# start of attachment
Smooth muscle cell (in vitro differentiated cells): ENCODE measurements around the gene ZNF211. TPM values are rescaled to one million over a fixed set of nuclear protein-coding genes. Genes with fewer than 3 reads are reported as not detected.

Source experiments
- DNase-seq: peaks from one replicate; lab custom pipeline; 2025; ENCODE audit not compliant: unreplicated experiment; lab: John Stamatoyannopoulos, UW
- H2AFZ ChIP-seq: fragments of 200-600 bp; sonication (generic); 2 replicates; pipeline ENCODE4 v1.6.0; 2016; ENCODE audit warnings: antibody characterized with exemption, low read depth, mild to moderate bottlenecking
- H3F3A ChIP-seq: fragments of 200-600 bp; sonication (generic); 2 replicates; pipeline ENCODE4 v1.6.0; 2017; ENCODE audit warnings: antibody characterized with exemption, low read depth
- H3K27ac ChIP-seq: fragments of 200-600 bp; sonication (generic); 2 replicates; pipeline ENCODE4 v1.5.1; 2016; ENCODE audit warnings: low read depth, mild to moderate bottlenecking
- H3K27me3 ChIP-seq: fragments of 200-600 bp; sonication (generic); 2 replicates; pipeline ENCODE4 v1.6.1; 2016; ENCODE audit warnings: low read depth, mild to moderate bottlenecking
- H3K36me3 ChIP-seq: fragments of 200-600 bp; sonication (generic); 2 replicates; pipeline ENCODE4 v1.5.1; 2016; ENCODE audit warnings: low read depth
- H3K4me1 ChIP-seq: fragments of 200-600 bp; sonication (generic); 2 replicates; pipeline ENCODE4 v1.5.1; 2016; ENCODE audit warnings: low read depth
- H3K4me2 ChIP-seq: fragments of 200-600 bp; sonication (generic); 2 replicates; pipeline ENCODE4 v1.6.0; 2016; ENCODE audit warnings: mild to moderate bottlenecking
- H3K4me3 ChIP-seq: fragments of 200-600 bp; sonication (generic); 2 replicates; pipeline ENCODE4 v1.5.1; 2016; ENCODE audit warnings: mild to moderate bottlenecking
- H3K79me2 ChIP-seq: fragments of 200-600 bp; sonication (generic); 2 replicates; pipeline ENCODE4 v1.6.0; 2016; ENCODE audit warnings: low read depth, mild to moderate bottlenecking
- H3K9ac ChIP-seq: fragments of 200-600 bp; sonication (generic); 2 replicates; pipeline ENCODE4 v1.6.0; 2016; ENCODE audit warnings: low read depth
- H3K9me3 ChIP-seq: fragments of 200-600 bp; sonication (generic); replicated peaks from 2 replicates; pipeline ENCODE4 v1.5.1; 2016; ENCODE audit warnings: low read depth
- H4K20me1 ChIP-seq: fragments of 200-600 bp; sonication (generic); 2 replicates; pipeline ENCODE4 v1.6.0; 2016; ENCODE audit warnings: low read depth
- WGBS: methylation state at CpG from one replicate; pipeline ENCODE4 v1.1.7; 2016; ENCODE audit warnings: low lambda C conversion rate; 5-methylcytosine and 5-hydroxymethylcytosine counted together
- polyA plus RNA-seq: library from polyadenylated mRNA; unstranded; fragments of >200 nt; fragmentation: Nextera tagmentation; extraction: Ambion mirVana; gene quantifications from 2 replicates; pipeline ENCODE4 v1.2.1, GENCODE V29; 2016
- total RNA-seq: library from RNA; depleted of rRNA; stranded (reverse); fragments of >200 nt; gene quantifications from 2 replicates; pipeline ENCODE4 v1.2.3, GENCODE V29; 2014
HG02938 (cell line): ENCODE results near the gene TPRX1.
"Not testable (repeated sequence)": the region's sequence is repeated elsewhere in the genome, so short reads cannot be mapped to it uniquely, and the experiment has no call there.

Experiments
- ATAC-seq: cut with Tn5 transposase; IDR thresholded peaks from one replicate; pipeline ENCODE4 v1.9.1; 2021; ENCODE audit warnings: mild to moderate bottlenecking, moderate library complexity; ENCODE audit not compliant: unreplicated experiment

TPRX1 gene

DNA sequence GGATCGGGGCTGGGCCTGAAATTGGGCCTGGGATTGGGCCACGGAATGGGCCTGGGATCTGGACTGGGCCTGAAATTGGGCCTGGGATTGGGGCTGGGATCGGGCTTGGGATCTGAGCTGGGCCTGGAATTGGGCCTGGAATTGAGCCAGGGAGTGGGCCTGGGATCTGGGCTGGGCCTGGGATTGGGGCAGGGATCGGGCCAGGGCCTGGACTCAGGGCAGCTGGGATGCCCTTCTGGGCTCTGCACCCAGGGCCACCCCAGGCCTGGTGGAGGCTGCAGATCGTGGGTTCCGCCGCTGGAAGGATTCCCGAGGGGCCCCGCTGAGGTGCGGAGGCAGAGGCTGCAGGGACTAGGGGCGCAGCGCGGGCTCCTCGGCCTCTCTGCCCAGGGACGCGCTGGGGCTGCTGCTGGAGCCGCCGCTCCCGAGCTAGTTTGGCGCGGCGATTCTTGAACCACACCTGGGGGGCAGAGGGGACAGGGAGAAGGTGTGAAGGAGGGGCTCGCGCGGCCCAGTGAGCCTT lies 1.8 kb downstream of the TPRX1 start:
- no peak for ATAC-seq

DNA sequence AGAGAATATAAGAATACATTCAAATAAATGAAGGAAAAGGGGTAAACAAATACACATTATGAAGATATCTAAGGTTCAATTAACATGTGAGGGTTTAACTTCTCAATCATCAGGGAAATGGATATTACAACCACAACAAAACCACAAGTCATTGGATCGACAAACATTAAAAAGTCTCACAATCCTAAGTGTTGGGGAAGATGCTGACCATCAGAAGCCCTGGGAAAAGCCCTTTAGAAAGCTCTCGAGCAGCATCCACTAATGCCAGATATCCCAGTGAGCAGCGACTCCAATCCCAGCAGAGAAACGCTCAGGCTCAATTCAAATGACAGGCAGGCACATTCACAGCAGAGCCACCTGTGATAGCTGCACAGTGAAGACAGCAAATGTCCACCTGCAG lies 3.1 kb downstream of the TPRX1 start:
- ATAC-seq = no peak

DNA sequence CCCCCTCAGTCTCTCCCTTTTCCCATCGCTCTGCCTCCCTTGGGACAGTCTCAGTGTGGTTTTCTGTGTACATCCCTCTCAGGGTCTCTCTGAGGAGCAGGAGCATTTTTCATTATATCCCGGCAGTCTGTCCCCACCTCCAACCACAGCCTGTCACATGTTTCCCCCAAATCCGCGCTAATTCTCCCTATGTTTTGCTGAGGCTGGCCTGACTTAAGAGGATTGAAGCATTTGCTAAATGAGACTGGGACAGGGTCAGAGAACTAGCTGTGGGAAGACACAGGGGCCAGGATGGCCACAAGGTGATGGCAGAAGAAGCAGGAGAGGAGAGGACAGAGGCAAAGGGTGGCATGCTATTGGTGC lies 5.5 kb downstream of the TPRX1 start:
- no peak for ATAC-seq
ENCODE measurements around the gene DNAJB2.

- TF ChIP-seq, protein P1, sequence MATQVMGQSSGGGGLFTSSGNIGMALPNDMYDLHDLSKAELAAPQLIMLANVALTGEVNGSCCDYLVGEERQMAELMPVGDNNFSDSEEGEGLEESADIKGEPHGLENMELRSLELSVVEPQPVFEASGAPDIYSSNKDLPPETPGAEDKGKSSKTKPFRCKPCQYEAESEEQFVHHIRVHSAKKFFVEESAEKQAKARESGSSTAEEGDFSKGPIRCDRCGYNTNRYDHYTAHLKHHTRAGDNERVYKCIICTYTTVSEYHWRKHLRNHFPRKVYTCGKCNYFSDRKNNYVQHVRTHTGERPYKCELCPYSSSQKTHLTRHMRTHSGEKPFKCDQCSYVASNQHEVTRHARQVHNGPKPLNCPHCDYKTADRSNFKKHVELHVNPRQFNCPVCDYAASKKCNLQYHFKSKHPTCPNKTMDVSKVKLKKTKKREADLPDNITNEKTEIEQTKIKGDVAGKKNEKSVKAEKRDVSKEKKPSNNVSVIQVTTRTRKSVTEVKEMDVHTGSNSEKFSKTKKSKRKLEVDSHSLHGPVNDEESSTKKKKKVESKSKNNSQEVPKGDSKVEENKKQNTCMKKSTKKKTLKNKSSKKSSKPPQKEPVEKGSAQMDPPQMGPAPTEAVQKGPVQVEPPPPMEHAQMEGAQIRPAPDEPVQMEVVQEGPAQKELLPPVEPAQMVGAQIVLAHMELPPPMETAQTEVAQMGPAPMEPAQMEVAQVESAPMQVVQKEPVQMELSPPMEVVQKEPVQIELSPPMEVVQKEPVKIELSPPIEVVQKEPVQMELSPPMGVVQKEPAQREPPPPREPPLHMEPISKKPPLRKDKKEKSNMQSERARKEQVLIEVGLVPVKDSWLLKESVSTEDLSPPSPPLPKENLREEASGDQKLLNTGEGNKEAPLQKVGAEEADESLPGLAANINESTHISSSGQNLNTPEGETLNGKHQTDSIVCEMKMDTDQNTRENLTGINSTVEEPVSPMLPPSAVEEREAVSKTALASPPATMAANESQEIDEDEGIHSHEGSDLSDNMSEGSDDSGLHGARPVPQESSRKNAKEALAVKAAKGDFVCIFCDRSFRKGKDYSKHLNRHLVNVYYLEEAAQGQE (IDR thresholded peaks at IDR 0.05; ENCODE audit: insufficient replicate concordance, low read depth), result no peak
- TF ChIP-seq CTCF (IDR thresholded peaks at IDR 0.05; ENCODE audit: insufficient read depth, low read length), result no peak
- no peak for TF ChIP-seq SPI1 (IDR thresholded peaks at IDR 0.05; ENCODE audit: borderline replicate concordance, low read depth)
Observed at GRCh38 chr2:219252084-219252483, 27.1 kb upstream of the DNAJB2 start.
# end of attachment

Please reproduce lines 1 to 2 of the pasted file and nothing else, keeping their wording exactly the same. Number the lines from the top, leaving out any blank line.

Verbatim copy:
Smooth muscle cell (in vitro differentiated cells): ENCODE measurements around the gene ZNF211. TPM values are rescaled to one million over a fixed set of nuclear protein-coding genes. Genes with fewer than 3 reads are reported as not detected.

Source experiments